David R. Holbrooke, BSc’64, MDCM’69, knows a thing or two about innovation.
A family physician by training with an interest in medical science research, Holbrooke became an entrepreneur in the health care field – a path he never imagined for himself but one he has clearly thrived at.
“I’ve always had this intense curiosity of how things work and how can we make them better,” says Holbrooke from his home in California. “I ended up sponsoring all kinds of businesses and helping develop them.”
That interest in innovation sparked Holbrooke to make a $500,000 gift to the McGill Innovation Fund (MIF), which was founded in Fall 2021 to support entrepreneurial innovation by awarding grants to researchers seeking to commercialize new technologies and discoveries, and bring them to market. The MIF is designed to help researchers bridge the so-called “valley of death”, the precarious interval between an innovation’s emergence from a laboratory and its arrival in the marketplace, when the need for support is at its most acute stage. “It’s hard to secure government funding once a researcher’s work becomes less about answering a research question and more about making it commercially viable”, says Mark Weber, Director of Innovation and Partnerships at the McGill Office of Research and Innovation.
In addition to funds, successful teams will also take part in a 12-month support program that offers them coaching and guidance from McGill-alumni mentors. It’s a crucial aspect to the MIF that sets it apart from other entrepreneurial funding schemes that often leave winners to their own devices after an award is made.
The MIF awarded its first nine grants to McGill researchers in December. The winning submissions, from a pool of 26 applicants, included a project that aims to diagnose male infertility as well as a rapid portable nucleic acid test for diagnosing respiratory infections. The judges, all McGill alumni, focused on projects that hold the promise of benefiting society, Weber says.
Holbrooke’s donation is the first philanthropic gift to the Fund, and will be matched by an additional $500,000 from the Martlet Research Trust. As an early contributor to the Fund, he will be recognized as a “Lighthouse Circle” donor. McGill hopes to attract an initial group of “Lighthouse Circle” donors to help bring the McGill Innovation Fund from pilot to full operation.
David R. Holbrooke, BSc’64, MDCM’69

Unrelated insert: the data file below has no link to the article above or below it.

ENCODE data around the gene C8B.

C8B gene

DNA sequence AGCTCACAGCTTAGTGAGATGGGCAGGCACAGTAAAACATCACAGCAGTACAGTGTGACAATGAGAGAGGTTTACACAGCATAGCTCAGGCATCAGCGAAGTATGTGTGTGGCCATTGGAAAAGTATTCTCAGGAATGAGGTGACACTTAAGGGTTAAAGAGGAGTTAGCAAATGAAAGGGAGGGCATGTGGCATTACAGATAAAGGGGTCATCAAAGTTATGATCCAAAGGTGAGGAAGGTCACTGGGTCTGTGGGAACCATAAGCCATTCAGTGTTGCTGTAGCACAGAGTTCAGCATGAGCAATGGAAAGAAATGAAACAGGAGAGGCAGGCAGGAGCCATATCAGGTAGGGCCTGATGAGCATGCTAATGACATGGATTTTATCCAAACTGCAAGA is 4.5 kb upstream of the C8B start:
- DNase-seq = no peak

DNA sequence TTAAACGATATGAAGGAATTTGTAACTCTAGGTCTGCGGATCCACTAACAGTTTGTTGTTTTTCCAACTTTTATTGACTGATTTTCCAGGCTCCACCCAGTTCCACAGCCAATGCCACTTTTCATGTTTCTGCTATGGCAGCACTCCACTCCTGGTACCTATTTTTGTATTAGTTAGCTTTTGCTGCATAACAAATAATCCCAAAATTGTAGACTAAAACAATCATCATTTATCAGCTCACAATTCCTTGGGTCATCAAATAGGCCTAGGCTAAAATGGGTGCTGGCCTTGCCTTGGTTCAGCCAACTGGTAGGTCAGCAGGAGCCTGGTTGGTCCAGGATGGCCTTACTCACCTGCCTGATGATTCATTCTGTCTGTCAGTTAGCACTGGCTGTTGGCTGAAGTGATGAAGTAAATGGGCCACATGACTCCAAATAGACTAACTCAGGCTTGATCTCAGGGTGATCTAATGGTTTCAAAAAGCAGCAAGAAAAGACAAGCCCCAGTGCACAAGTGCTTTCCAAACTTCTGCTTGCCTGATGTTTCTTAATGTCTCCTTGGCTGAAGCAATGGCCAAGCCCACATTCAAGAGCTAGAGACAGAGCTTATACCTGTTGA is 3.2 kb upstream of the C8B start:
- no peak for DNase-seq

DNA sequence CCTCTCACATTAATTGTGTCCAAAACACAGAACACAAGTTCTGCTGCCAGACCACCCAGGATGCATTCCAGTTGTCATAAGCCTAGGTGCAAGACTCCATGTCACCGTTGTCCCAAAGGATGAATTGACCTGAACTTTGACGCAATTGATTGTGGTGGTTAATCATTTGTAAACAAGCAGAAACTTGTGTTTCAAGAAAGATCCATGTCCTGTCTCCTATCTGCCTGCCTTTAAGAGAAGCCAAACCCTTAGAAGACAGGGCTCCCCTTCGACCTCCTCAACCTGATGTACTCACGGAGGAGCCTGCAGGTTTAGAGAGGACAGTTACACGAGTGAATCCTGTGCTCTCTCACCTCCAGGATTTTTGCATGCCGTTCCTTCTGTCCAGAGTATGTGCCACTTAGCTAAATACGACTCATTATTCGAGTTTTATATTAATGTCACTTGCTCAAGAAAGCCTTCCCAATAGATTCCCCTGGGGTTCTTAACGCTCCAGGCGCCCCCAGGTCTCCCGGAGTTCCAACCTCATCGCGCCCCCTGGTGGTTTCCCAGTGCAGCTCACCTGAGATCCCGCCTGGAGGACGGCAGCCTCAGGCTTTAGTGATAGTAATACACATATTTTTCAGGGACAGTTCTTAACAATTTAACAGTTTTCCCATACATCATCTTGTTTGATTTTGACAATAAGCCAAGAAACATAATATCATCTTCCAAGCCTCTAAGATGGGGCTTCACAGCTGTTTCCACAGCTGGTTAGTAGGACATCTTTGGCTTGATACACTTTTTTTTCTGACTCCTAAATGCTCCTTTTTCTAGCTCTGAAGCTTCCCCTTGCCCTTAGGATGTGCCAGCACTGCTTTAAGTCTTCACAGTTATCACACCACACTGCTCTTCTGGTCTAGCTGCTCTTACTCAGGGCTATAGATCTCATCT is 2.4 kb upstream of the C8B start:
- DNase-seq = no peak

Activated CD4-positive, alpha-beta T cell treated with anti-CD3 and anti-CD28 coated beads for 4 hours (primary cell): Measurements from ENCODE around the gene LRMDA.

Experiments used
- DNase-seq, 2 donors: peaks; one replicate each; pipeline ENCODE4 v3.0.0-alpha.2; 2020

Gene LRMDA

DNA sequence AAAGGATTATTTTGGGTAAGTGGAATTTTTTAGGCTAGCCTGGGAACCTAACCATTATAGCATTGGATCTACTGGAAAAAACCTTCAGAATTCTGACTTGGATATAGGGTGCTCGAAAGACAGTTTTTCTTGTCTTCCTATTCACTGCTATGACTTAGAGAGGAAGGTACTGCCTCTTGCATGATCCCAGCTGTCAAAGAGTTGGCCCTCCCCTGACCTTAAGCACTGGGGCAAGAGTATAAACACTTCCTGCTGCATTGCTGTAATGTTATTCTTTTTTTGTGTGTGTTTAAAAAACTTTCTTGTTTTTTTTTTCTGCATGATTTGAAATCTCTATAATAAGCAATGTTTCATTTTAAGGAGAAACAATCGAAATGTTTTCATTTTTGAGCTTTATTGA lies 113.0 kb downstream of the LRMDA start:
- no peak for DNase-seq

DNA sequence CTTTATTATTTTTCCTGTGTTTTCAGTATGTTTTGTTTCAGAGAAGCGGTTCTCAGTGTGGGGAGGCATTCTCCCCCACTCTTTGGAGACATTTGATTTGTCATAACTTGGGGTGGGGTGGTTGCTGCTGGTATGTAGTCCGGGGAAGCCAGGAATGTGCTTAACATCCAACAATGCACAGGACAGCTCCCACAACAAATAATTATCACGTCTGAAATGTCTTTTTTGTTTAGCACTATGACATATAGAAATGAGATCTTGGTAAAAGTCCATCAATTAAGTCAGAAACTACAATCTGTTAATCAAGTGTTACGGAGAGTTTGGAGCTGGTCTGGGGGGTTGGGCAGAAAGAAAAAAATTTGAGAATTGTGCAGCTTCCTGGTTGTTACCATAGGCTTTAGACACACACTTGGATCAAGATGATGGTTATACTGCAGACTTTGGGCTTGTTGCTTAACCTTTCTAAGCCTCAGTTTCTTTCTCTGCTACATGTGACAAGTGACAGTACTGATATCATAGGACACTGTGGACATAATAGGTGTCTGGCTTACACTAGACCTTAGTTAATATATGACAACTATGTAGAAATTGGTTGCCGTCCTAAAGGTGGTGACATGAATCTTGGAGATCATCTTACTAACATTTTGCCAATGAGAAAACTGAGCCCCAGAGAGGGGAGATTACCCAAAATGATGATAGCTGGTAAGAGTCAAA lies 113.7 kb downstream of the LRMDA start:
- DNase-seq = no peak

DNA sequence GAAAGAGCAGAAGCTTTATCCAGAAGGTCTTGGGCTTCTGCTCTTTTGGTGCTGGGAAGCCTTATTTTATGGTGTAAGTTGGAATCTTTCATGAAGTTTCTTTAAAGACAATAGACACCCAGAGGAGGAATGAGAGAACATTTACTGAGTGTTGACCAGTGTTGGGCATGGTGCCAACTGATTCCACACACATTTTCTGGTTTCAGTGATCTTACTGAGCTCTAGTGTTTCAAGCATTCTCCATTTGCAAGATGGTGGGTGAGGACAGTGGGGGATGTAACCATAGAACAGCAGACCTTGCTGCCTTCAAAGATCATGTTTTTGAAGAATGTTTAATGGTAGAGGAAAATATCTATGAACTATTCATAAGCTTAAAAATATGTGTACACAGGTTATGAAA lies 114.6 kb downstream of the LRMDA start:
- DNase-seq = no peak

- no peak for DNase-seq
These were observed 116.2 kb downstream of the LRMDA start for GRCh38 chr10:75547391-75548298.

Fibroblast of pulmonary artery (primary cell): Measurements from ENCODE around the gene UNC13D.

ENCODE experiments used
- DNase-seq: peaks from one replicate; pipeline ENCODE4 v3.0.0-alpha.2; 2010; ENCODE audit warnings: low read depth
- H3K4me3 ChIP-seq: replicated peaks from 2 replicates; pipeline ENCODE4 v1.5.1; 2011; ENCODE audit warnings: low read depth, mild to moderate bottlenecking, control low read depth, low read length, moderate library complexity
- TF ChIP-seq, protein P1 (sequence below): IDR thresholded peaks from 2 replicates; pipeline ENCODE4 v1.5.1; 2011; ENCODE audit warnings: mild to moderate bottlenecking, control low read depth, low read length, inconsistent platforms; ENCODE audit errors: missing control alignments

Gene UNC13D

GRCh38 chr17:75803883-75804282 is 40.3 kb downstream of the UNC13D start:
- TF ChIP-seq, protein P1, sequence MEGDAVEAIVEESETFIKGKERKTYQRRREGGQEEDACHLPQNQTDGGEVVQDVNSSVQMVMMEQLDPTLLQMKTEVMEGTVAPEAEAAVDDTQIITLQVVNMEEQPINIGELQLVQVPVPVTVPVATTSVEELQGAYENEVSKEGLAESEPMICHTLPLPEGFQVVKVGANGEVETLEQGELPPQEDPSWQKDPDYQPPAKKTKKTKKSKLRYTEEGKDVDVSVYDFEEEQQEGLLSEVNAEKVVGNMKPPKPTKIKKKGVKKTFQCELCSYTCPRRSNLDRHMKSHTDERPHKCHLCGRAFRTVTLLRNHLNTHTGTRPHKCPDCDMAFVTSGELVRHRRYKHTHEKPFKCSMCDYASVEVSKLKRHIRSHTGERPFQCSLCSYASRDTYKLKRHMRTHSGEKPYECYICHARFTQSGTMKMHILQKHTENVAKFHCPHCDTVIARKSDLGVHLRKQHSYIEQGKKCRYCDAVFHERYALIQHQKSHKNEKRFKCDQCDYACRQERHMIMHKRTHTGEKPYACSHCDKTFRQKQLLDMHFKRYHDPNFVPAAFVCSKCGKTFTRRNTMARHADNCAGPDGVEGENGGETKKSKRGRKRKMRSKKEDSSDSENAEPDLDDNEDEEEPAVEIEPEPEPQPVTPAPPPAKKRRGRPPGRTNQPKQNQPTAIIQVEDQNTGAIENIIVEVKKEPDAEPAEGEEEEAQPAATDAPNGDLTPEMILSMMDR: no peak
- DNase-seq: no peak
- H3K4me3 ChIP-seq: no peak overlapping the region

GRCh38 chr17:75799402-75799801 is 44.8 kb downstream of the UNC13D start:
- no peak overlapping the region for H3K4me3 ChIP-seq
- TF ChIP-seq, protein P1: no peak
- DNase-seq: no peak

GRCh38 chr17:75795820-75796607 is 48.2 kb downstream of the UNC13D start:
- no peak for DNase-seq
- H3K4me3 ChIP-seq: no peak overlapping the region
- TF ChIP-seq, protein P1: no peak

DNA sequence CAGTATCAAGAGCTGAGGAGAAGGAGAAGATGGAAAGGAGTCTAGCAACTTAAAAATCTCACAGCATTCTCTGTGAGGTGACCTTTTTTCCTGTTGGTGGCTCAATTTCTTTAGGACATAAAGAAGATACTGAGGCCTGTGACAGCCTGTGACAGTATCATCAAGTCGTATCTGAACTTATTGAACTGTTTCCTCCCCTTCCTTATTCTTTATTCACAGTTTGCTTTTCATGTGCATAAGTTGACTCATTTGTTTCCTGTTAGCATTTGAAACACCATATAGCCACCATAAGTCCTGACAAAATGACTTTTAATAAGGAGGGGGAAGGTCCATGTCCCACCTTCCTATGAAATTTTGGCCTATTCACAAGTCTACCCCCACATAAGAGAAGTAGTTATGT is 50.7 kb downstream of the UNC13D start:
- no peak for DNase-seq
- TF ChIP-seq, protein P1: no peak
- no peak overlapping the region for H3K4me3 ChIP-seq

From space dreams to health care entrepreneur
Growing up in the Toronto area, Holbrooke wanted to become an astronaut – a dream that followed him to McGill where he did an Honours BSc in Physiology.
He planned to do his PhD in aerospace medicine at McGill, but the late Hank MacIntosh, then chair of the Physiology department, suggested he consider a medical degree instead.
“He made the comment, which had such a profound effect on my life,” Holbrooke recounts. “He said with a PhD you get specialized in an area, and you go down an avenue and if you change your mind and you want to do something else, you have to back out and start over again. But if you have an M.D., you can still go and do the same research. And you can go left and right and centre – you can have a much more flexible instrument in a medical degree.”
After graduating from McGill’s medical school, Holbrooke moved to San Francisco for his internship and initially juggled work in emergency rooms with medical research. “The next thing I know – I never in a million years would have imagined this – I got into the business of emergency medicine. And in no time at all I had over 450 emergency physicians working for me, and I had 44 emergency rooms that I’m contracted to staff in seven states.”
Holbrooke sold the business and moved on to other ventures, including staffing medical clinics in the U.S., the Middle East, and Asia. He also created a billing company for physicians that was bought by pharmaceutical giant Eli Lilly.
Holbrooke, whose father attended McGill for his master’s in Mining Engineering, wants this gift to be part of his legacy at McGill, having long reflected on supporting innovation at the University.
Weber expressed gratitude for Holbrooke’s generosity, and hopes that his gift will prompt others to contribute to the Fund, which has a goal of attracting $30-million in philanthropic support.
“We’re so happy that his legacy is that he wants to give back to the University and that he found a compelling way to do it,” says Weber. “We've really started something special, and you can already see how it has energized the ecosystem.”
If you are interested in supporting the McGill Innovation Fund as a donor or alumni mentor, please contact:Naomi Shrier or Nicholas Synnott